Lost and found sisters, p.26
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       Lost and Found Sisters, p.26
 

           Jill Shalvis

  with me, okay?”

  “Okay, and on the subject of honesty, I’m going camping tomorrow night with my friend Katie and her parents.”

  “Says who?”

  Tilly sighed. “You going to be difficult about this too?”

  “Maybe. I’m pretty good at it.” Quinn looked at her. “What would your mom have said about the camping?”

  Tilly went back to playing with the sand. “My mom knew Katie and her mom. She’d have had no problem with it. But it’s no big deal, I’m not sure I want to go anyway.”

  “Why not?”

  Tilly hesitated.

  “Because you’re not really going camping?” Quinn asked.

  “No, it’s really a camping trip, jeez!” Tilly had to laugh. “Suspicious much?”

  “Hello, remember the park?” Quinn asked. “But do go on.”

  Tilly watched the sand sift through her fingers, catching the sunlight, looking like a million little crystals. Her mom had loved this beach. “I’m pretty sure the trip was planned just to cheer me up and get me away for a night, but Katie won’t admit to it.”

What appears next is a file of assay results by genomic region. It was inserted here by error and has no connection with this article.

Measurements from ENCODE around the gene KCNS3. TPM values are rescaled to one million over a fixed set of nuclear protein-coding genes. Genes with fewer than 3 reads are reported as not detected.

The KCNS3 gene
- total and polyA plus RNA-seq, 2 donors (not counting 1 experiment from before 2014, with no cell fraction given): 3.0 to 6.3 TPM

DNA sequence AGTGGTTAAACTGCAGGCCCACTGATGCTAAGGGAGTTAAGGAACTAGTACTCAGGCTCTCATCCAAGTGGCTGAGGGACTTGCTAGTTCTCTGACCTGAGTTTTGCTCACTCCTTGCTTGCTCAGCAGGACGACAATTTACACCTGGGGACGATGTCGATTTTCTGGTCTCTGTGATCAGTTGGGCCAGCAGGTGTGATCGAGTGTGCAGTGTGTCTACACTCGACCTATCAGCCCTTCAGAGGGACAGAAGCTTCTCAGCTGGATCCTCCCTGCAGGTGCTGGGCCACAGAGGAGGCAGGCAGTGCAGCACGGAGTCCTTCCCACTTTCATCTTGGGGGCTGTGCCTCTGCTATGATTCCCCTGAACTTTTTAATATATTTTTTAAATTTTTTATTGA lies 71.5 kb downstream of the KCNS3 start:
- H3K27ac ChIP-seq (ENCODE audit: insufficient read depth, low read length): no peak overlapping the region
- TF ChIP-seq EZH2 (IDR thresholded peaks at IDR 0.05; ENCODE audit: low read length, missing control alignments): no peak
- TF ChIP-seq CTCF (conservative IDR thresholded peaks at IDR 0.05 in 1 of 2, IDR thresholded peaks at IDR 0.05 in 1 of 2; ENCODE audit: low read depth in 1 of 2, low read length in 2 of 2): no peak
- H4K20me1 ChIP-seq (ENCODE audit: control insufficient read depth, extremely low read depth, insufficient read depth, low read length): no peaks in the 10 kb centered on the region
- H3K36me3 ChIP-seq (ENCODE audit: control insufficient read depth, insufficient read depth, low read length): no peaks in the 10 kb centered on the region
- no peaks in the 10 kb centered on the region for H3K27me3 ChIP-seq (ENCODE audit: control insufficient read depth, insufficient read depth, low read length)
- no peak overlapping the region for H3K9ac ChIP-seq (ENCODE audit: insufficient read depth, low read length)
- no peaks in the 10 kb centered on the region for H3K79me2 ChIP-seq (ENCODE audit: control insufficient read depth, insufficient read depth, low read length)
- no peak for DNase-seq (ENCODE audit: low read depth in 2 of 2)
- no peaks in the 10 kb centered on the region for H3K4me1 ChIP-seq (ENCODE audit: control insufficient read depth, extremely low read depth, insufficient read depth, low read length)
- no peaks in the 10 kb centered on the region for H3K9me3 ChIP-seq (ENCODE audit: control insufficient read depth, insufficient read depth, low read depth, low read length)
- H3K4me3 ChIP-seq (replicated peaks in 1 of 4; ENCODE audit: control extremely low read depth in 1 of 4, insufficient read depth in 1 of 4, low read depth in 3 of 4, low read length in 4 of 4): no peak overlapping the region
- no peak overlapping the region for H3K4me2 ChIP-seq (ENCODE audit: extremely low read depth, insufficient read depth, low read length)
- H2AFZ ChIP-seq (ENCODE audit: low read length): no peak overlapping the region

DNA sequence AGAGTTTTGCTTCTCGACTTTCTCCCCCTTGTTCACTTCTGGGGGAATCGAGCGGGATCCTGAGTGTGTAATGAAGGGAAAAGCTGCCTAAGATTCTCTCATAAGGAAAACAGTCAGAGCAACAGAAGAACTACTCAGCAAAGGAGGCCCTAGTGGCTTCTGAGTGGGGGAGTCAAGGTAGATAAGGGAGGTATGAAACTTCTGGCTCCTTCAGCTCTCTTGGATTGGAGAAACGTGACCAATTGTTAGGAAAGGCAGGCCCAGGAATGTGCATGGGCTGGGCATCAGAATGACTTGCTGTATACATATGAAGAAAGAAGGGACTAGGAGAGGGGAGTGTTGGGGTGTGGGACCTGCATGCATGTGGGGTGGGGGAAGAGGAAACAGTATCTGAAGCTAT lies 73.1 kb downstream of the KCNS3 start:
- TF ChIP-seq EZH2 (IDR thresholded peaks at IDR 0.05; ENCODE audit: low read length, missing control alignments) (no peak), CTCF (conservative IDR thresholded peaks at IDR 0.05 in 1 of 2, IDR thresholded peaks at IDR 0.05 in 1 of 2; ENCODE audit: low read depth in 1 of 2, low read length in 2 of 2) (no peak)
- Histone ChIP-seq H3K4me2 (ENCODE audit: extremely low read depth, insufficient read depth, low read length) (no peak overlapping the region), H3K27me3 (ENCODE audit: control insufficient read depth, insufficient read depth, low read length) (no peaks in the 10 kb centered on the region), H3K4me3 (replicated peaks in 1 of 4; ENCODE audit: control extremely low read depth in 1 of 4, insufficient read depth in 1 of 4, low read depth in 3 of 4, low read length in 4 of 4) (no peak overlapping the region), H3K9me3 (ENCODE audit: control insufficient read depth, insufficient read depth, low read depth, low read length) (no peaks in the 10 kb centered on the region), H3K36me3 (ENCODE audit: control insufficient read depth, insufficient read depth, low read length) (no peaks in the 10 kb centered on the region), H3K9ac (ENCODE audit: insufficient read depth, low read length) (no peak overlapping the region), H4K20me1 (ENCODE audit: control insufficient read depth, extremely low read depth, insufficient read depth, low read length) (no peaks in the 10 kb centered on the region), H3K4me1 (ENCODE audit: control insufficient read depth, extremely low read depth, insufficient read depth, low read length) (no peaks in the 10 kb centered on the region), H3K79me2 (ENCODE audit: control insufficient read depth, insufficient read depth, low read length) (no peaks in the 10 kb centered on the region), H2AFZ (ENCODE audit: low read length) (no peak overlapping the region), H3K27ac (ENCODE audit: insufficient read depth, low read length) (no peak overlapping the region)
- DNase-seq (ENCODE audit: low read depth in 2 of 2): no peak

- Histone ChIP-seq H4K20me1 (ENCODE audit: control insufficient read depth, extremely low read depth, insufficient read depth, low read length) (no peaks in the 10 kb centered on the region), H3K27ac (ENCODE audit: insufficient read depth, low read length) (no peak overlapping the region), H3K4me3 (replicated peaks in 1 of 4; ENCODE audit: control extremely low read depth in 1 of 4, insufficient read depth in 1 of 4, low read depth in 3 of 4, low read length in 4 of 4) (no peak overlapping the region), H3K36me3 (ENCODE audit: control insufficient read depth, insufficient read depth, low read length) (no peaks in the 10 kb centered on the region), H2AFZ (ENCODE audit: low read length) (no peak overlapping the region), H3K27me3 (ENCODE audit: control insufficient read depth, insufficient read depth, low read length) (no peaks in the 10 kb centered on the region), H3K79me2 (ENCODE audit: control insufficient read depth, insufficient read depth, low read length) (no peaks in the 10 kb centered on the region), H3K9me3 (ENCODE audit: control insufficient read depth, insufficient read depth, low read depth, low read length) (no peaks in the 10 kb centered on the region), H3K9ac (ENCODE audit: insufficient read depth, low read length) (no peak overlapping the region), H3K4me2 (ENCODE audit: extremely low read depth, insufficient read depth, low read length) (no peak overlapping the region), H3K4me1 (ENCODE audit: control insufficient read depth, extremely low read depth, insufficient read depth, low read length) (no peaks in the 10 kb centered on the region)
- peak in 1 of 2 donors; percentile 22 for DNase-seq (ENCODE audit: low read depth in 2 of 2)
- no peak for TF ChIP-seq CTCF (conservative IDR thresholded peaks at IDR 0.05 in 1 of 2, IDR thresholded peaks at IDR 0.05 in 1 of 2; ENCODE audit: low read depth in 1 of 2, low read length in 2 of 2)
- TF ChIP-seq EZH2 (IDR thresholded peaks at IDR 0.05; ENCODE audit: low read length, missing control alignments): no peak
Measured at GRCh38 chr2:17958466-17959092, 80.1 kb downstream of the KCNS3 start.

Quinn studied her for a long beat.

  “What?” Tilly asked.

  “I’m just wondering if I was ever this present and mature at your age. I’m pretty sure I wasn’t.” She sighed. “Honestly? It’s up to you if you want to go or not, but whatever your decision, I’m trusting you, so don’t blow it.”

  “No pressure or anything.”

  Quinn smiled. “Welcome to adulting. It sucks, by the way.”

  Tilly was starting to get that.

  “And this reminds me,” Quinn said. “I need a schedule of your normal routine, including the racetrack.”

  “I’ve only done that a few times,” Tilly admitted. “Chuck needed the help because his back hurt. Also I’m good at picking winners. He uses the winnings to help keep paying his mom’s bills.”

  “He shouldn’t take you gambling, Tilly.”

  “Right,” she said. “And my dad shouldn’t have walked away from me before I was born. And my mom shouldn’t have lied to me. And while we’re on things that aren’t fair, I’m only five foot two, but everyone else in the family is at least five foot seven, you included. I mean, what if I’d wanted to play volleyball?”

  “Do you?”

  She shuddered. “God, no. The girls on the team are total bitches.” She sighed. “He’s a cowboy, you know.”

  “Who?”